Taking on the World

Story by Trevor Marc Hughes// Photos by Trevor Marc Hughes
September 1 2015

At age 57, it takes some grande cojones to compete in rallies around the world against the very best off-road riders, but a simple thing like that wouldn’t slow Don Hatton down

The property at Don Hatton’s ranch is an adventure motorcyclist’s playground. A series of trails has been worn into tall, green grass. Hills and valleys undulate through the farm in Cowichan Valley, British Columbia. Cows munch unimpressed in a shady corner.

Hatton has led us down a trail with some tight turns, steep descents and sudden climbs on the wet grass. I’m on my KLR650, and three other riders are on DR650s and a lone KTM 1190 Adventure. Traction is hard to find as we follow Hatton on his BMW 1200GS Adventure. We slip and slide. The KTM rider, who’s planning to join a guided motorcycle tour in Southern Africa, unceremoniously dumps his bike when his rear wheel can’t grab any grass. He tumbles down the hill. It takes Hatton, the rider and another student to lift up the big 1190.
“That bike is a pig,” the KTM rider barks in frustration. He’s clearly fatigued and in need of a break. Hatton gives him some encouraging words.

The World’s Largest Rallies

Some of Hatton's students work on their slow-speed techniqueI can’t help but think of how many times Don Hatton has had to face this situation, on his own, on much more hostile terrain, in the middle of the piste of the Dakar Rally. As the Canadian with the most international off-road rally experience to date, Hatton is in something of a category of his own and ideally suited to be teaching this adventure riding course, which he’s been doing on his ranch since 2007. The three riders and I are his students and have been riding courses and running drills for two hours.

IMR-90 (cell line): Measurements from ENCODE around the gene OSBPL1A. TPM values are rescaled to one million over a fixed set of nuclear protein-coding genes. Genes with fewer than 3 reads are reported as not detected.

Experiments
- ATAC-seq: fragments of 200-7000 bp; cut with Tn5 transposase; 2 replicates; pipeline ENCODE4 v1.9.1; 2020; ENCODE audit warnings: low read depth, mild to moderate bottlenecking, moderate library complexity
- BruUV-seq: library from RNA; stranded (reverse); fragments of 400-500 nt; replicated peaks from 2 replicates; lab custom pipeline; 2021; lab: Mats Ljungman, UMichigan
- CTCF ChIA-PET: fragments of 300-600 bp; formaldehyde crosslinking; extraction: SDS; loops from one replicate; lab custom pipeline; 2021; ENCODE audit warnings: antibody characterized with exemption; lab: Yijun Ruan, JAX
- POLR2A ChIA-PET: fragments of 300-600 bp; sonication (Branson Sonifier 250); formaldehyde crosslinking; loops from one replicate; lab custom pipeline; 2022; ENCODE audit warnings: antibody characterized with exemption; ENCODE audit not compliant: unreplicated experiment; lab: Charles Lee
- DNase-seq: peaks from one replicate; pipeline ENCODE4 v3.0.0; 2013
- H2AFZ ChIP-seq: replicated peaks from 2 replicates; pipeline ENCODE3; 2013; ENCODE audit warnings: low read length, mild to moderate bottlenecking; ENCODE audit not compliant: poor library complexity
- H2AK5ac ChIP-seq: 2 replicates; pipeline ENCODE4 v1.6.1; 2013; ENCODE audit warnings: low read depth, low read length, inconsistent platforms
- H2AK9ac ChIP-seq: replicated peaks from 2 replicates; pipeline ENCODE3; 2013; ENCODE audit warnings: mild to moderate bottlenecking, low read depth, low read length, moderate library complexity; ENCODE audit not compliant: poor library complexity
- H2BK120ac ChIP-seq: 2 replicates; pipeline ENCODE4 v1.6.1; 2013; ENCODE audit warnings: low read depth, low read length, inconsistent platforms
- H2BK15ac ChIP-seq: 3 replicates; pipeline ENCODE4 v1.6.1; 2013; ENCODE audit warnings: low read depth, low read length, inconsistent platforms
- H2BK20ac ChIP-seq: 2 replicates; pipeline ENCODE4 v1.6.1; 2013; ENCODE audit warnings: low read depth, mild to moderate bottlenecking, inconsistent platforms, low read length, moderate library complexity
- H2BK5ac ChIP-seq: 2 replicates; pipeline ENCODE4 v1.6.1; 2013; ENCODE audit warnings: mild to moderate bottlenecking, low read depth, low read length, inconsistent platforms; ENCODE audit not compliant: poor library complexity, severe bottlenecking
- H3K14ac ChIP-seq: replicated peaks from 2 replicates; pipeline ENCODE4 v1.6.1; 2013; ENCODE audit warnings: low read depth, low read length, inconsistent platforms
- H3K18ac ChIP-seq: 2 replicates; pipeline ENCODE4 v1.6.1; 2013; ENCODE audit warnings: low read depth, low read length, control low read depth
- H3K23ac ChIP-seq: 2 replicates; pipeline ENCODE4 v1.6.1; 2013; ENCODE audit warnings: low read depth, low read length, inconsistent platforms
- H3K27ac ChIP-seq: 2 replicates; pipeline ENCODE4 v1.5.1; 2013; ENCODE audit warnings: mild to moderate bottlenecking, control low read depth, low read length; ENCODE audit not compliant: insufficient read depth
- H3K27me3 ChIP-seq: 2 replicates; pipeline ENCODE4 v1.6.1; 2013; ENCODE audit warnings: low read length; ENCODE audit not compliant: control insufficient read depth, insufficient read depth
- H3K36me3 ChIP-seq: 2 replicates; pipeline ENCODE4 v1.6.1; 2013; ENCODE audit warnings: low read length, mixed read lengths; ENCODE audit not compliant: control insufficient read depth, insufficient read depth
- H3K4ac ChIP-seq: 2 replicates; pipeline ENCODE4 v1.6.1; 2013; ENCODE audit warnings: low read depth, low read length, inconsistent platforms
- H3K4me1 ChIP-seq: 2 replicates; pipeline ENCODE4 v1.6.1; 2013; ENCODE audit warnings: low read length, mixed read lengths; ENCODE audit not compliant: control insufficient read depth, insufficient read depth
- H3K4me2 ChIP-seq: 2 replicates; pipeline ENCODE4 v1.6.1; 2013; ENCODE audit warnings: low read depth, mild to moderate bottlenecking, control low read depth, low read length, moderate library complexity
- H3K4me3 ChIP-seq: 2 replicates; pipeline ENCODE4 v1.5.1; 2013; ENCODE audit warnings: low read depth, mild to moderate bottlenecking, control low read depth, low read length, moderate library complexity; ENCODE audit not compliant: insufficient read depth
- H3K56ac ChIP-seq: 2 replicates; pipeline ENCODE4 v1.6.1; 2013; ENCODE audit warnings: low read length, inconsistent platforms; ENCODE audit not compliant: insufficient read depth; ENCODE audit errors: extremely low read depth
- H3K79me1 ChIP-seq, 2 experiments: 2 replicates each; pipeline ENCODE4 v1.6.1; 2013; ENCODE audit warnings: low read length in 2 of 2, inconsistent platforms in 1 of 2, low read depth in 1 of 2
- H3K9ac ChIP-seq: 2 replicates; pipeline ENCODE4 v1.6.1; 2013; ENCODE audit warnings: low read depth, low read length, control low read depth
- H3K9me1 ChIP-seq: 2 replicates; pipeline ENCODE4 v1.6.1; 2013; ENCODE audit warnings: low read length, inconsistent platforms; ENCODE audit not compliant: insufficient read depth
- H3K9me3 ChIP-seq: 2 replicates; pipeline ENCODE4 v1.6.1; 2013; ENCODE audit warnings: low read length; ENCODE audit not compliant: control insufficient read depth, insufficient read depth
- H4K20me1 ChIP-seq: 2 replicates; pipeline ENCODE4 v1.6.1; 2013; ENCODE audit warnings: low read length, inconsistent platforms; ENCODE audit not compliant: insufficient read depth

Hatton has gotten to actually compete in the Dakar Rally three times (another time, the rally was cancelled altogether). He has completed the Shamrock Rally of Morocco, where he finished fourth, as well as the Abu Dhabi Desert Challenge, the Tunisian Rally, the Sardinian Rally and the Baja 1000, where he again finished fourth in his category. The last time he competed in the Dakar Rally, his teammate on the Rally Raid Canada team was Dakar veteran Simon Pavey. Hatton was a member of Cyril Depres’ Factory KTM team when he competed in the Sardinian Rally. He also acquired quite a history of motocross racing on Vancouver Island before his international rally career got going at the age of 50.

We all ride our bikes to the cattle gate, open it up and leisurely make our way up the hill to the deck of Hatton’s ranch house on this mildly overcast day. A lovely lunch has been set out on the table overlooking the generous farm property. After enjoying some sandwiches and sipping on lemonade, Hatton lets slip some news.

Fifth Time’s the Charm?

“My 2016 Dakar application is in process,” he informs me with a grin.
He has yet to receive the final word, but Hatton of Duncan, British Columbia, plans to go after the finisher’s medal again, at 57 years of age. But age has never deterred Hatton, only physical setbacks from earlier rally injuries.